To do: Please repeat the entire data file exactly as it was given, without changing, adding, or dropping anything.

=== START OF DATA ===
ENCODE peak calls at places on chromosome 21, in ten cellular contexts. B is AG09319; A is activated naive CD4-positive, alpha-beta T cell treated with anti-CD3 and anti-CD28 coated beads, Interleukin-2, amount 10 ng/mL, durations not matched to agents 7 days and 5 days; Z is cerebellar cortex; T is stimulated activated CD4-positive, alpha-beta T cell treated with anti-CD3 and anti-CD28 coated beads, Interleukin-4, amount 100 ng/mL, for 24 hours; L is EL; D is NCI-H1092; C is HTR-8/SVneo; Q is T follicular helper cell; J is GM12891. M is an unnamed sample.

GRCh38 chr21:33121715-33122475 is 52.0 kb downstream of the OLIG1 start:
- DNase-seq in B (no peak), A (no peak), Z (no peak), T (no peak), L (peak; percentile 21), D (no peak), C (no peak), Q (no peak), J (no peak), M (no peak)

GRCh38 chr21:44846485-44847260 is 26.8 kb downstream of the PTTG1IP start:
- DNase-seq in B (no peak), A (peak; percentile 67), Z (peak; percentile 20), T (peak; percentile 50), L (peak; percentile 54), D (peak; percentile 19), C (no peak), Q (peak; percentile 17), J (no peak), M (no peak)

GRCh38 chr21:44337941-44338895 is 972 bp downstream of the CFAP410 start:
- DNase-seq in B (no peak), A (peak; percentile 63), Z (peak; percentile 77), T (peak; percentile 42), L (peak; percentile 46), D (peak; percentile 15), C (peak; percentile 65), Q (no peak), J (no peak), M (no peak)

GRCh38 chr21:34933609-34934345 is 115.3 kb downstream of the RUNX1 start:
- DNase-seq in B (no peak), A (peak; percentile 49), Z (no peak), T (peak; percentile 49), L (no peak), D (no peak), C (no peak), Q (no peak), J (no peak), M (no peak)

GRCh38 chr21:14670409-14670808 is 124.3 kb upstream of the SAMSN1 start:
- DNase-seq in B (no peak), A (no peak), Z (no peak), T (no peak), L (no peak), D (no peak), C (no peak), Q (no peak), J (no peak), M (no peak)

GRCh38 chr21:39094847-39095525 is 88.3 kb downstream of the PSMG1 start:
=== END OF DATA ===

ENCODE peak calls at places on chromosome 21, in ten cellular contexts. B is AG09319; A is activated naive CD4-positive, alpha-beta T cell treated with anti-CD3 and anti-CD28 coated beads, Interleukin-2, amount 10 ng/mL, durations not matched to agents 7 days and 5 days; Z is cerebellar cortex; T is stimulated activated CD4-positive, alpha-beta T cell treated with anti-CD3 and anti-CD28 coated beads, Interleukin-4, amount 100 ng/mL, for 24 hours; L is EL; D is NCI-H1092; C is HTR-8/SVneo; Q is T follicular helper cell; J is GM12891. M is an unnamed sample.

GRCh38 chr21:33121715-33122475 is 52.0 kb downstream of the OLIG1 start:
- DNase-seq in B (no peak), A (no peak), Z (no peak), T (no peak), L (peak; percentile 21), D (no peak), C (no peak), Q (no peak), J (no peak), M (no peak)

GRCh38 chr21:44846485-44847260 is 26.8 kb downstream of the PTTG1IP start:
- DNase-seq in B (no peak), A (peak; percentile 67), Z (peak; percentile 20), T (peak; percentile 50), L (peak; percentile 54), D (peak; percentile 19), C (no peak), Q (peak; percentile 17), J (no peak), M (no peak)

GRCh38 chr21:44337941-44338895 is 972 bp downstream of the CFAP410 start:
- DNase-seq in B (no peak), A (peak; percentile 63), Z (peak; percentile 77), T (peak; percentile 42), L (peak; percentile 46), D (peak; percentile 15), C (peak; percentile 65), Q (no peak), J (no peak), M (no peak)

GRCh38 chr21:34933609-34934345 is 115.3 kb downstream of the RUNX1 start:
- DNase-seq in B (no peak), A (peak; percentile 49), Z (no peak), T (peak; percentile 49), L (no peak), D (no peak), C (no peak), Q (no peak), J (no peak), M (no peak)

GRCh38 chr21:14670409-14670808 is 124.3 kb upstream of the SAMSN1 start:
- DNase-seq in B (no peak), A (no peak), Z (no peak), T (no peak), L (no peak), D (no peak), C (no peak), Q (no peak), J (no peak), M (no peak)

GRCh38 chr21:39094847-39095525 is 88.3 kb downstream of the PSMG1 start: